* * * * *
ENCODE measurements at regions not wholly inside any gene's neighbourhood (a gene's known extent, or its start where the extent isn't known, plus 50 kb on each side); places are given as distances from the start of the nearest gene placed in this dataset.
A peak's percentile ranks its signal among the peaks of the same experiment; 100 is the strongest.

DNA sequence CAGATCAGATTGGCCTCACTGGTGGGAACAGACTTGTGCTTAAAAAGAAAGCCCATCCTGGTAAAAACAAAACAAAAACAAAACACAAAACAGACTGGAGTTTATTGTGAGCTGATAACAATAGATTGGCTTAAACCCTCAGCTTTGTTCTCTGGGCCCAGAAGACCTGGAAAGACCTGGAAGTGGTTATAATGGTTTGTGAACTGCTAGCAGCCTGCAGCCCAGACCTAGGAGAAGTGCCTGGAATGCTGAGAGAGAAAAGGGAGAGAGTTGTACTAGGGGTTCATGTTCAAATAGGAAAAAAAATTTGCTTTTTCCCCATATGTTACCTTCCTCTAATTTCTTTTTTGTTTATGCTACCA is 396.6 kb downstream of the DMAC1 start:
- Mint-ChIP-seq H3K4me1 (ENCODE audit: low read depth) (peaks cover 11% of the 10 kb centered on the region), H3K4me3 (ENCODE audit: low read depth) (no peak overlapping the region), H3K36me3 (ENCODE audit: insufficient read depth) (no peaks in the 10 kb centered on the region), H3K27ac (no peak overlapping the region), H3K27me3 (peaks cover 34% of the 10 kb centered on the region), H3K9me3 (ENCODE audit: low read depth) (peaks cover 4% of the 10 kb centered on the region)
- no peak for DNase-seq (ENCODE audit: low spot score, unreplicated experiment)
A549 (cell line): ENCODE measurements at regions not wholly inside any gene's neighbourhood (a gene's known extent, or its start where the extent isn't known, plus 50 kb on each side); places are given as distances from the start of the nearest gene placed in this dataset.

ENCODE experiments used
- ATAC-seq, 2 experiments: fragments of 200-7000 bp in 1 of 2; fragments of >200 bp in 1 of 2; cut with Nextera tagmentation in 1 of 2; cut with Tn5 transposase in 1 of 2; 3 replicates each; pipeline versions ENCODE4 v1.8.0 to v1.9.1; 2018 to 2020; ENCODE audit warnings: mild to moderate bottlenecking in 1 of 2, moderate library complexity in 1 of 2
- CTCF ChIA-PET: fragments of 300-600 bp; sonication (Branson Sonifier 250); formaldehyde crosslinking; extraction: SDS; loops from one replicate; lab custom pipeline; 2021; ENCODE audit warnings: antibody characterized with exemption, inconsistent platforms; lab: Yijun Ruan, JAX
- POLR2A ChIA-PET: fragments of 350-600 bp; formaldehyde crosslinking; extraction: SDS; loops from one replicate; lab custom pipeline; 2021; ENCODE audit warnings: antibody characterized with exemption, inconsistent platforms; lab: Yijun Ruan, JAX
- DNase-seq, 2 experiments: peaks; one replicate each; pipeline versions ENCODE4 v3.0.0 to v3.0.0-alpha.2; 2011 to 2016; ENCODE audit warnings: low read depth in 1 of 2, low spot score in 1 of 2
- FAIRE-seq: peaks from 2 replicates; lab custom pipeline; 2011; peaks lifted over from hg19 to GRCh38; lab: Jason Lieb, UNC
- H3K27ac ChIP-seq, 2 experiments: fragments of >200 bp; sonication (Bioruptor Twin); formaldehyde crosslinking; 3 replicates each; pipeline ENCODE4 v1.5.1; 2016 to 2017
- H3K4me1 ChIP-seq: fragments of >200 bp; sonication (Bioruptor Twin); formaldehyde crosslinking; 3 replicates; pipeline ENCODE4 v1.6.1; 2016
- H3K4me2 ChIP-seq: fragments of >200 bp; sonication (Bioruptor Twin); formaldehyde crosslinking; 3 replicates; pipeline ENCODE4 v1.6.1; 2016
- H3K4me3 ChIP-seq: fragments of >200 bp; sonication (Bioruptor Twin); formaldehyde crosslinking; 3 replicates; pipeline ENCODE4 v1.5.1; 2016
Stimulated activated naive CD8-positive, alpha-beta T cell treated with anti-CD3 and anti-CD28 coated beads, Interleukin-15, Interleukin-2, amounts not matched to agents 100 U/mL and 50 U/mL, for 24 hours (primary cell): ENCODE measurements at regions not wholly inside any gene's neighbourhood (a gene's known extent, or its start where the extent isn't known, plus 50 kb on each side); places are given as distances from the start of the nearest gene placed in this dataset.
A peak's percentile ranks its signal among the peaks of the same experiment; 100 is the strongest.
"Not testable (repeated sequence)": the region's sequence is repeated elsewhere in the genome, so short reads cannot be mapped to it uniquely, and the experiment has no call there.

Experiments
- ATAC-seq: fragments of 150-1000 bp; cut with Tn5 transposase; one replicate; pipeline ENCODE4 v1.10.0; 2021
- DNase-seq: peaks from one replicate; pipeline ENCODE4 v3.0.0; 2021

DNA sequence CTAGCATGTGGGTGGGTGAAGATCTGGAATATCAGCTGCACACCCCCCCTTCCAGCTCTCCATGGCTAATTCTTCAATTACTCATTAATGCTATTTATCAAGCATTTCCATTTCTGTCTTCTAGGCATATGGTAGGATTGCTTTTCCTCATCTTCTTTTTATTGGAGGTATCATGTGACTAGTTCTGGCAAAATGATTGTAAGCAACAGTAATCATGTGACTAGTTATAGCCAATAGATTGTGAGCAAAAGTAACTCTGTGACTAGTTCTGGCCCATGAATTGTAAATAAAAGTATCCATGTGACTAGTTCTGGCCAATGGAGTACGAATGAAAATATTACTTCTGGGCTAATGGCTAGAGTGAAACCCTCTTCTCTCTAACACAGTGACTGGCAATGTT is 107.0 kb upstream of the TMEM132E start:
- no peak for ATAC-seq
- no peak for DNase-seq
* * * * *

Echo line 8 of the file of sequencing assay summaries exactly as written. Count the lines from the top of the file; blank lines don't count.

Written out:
- ATAC-seq, 2 experiments: fragments of 200-7000 bp in 1 of 2; fragments of >200 bp in 1 of 2; cut with Nextera tagmentation in 1 of 2; cut with Tn5 transposase in 1 of 2; 3 replicates each; pipeline versions ENCODE4 v1.8.0 to v1.9.1; 2018 to 2020; ENCODE audit warnings: mild to moderate bottlenecking in 1 of 2, moderate library complexity in 1 of 2